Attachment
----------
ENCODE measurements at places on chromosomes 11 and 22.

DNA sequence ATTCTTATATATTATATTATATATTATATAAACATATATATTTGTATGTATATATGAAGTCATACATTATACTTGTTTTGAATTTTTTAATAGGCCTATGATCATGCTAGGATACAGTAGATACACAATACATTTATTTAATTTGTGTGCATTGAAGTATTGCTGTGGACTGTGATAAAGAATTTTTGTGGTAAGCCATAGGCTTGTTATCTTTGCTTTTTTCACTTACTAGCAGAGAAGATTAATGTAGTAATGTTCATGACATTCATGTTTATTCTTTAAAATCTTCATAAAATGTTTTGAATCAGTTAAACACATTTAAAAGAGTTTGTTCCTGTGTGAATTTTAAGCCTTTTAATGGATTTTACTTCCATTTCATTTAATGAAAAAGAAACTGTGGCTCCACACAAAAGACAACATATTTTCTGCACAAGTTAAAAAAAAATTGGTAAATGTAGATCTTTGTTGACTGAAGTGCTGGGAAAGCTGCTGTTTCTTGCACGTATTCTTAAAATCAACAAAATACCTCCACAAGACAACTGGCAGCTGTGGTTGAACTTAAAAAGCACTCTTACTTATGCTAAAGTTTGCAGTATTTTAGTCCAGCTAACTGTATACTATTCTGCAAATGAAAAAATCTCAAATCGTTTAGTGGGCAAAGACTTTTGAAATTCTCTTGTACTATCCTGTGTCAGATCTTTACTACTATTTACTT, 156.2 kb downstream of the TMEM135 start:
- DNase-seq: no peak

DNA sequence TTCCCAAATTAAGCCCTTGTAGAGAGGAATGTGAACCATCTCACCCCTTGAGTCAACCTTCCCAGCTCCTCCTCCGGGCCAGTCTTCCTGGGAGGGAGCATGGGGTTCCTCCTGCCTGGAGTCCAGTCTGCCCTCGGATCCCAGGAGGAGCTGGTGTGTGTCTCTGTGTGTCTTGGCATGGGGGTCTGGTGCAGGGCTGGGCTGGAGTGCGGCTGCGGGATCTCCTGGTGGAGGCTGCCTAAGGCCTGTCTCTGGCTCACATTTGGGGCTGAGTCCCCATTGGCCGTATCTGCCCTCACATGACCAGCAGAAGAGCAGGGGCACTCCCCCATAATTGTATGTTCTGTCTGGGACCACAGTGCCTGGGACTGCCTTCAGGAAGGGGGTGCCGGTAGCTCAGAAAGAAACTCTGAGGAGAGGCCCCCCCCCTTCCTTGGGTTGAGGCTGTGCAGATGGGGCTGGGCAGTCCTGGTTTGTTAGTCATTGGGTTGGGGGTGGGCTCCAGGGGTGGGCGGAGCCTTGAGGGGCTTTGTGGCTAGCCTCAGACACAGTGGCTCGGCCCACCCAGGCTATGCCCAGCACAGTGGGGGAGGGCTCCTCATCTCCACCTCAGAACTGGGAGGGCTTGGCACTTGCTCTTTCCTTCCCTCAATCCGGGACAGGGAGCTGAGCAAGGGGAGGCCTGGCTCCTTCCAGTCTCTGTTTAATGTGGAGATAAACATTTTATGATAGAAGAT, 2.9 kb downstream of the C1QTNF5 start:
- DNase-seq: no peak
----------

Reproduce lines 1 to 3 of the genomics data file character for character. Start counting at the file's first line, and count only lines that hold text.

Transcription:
ENCODE measurements at places on chromosomes 11 and 22.

DNA sequence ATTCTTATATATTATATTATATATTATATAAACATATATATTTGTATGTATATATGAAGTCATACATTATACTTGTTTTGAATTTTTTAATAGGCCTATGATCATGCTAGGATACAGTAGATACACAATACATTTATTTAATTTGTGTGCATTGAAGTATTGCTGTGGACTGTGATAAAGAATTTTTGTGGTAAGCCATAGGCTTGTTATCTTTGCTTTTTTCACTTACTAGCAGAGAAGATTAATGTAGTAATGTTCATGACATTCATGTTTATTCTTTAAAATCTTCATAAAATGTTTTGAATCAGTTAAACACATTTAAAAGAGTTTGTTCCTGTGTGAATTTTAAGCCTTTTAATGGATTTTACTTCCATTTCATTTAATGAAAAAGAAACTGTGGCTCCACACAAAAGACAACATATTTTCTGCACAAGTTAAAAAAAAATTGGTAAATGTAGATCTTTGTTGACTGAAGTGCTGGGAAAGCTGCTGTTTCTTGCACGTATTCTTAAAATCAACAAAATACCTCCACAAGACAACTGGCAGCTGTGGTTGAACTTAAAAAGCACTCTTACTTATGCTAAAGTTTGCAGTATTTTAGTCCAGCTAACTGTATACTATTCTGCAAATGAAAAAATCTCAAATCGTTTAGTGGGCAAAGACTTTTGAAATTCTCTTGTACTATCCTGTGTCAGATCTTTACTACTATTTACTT, 156.2 kb downstream of the TMEM135 start:
- DNase-seq: no peak